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    On tool I still find useful in situations such this is what I term an RS232 break out box. Plugs inline with the RS232 ribbon cable, has dip switches, LEDs and a pin for jumpers on all the wires in R. cable. Allows you to see the logic state on each wire.

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    Dnc4u can be helpful in this regard. It will listen in on a parallel port and configure your settings for you. I haven't tried it but you might be able to loop the port as described above and then use dnc4u to debug the incoming data on the port.

    Teryk

    Sent from my XT1710-02 using Tapatalk

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    Quote Originally Posted by mTeryk View Post
    Dnc4u can be helpful in this regard. It will listen in on a parallel port and configure your settings for you. I haven't tried it but you might be able to loop the port as described above and then use dnc4u to debug the incoming data on the port.

    Teryk

    Sent from my XT1710-02 using Tapatalk
    DNC4u works well for me. My 3T machine wouldn't accept anything from a PC but would down load OK. DNC4u on an old XP laptop with a serial port and we are good to go. It does not use a parallel port, there is a diagnostic onscreen that leads you through setup. CNC-specialty-store sells a USB to serial that is supposed to work.

    Ed.

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    Thanks for all the responses guys.

    I just received the new USB to Serial adapter. Will try that first. I've also been reading about the Null Modem cables that have a different pin configuration. But that's not what I had before. My new pc is an all-in-one (no tower), so an actual serial card is not an option. My setup is this: pc > usb to serial adapter > 9 pin to 25 pin adapter > data switch box. From there I have 4 RS232 cables going out to 4 different Mills. I have bypassed the switch box and connected directly to RS232 lines...same result. This is the same setup I had with my old computer, which was also an all-in-one.

    My machines are a 2003 VF-1, 2007 VF-3, 2016 VF-2, and an old Miyano TSV-25 with a Fanuc OM control. The lightning took out the MOCON board on the VF1...still waiting to have that fixed. But the other 3 machines are having the exact same communication problem. I also don't believe I ever had to use "hand shaking" to send/receive programs. I don't drip-feed...just data transfers.

    Thanks again for all the help! I will keep ya posted...

    -Brian

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    had a similar problem with 1 of my haas mills. for grins and giggles. press the E stop button and try it again with the EStop on.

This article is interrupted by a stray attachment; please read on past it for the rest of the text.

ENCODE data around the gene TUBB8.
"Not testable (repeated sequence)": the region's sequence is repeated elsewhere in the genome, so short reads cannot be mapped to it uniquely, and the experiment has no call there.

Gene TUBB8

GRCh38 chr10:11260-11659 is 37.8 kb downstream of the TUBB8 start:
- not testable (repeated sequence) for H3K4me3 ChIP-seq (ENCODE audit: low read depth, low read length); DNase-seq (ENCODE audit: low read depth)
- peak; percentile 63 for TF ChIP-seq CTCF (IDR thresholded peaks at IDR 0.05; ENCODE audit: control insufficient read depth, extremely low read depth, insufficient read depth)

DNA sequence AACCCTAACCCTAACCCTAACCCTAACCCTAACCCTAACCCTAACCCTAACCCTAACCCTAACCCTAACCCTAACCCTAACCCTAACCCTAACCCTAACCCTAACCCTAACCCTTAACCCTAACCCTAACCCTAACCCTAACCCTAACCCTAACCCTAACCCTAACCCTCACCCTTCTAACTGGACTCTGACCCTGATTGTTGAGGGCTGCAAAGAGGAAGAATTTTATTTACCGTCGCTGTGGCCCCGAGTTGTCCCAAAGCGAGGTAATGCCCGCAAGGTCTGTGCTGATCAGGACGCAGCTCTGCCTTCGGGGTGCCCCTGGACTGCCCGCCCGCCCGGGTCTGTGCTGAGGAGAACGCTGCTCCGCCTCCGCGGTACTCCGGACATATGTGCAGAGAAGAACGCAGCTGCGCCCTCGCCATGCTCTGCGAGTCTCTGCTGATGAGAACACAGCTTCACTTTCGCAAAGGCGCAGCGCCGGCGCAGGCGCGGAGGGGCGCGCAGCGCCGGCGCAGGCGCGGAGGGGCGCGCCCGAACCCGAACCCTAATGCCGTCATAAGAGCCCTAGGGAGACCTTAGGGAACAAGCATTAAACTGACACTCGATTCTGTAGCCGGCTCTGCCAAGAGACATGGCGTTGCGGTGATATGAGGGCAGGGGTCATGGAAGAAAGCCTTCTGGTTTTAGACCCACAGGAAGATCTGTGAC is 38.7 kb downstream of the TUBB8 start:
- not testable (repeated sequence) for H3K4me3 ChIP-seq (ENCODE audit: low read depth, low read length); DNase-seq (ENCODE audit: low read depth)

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    While I have no problems with my USB converter I also have a serial port plugged into the serial port header on my motherboard. Many motherboards still have the header so it's worth checking to see if yours does, and if so get a multiport header cable to plug into it. They are only $5-$10 since there is nothing to them but ports and a header cable.

    PS - You have to use handshaking.

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    No luck with the new usb-serial adapter. Same exact problem. Once again, the LED tansmit light on the adapter is indicating data output, and my software is saying "transmission successful." I'm ruling out the adapter as the problem.

    All the hardware to the machines has been replaced. All my port settings match the machine settings, although I've tried different settings just to see.

    I can't even get the machines to alarm out. They just sit there "waiting for data." They see nothing coming in. But once again, I can send programs to my PC no problem.

    Maybe the ports on the machines DID get damaged by the lightning. I don't know...I'm a mahinist, not a technician. Pulling out my hair at this point! Guess we'll have to get a tech in to look at it..

    Any other suggestions, I'd really appreciate it. Thanks!

    -Brian

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    Does your PC show a Ready To Receive signal from your controls?

    I will add to the DNC4U is a great program, the first one I ever paid for. On top of everything else is it displays every signal to and from the control, very handy when trying to diagnose problems.

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    have you checked your firewall settings? iirc you gotta enable inbound and outbound rules for whatever program is being used for data transfers.
    as well as enable the inbound/outbound rules for Echo Request ICMPv4 and ICMPv6 (they are all under the same Rules window in Windows Firewall advanced settings.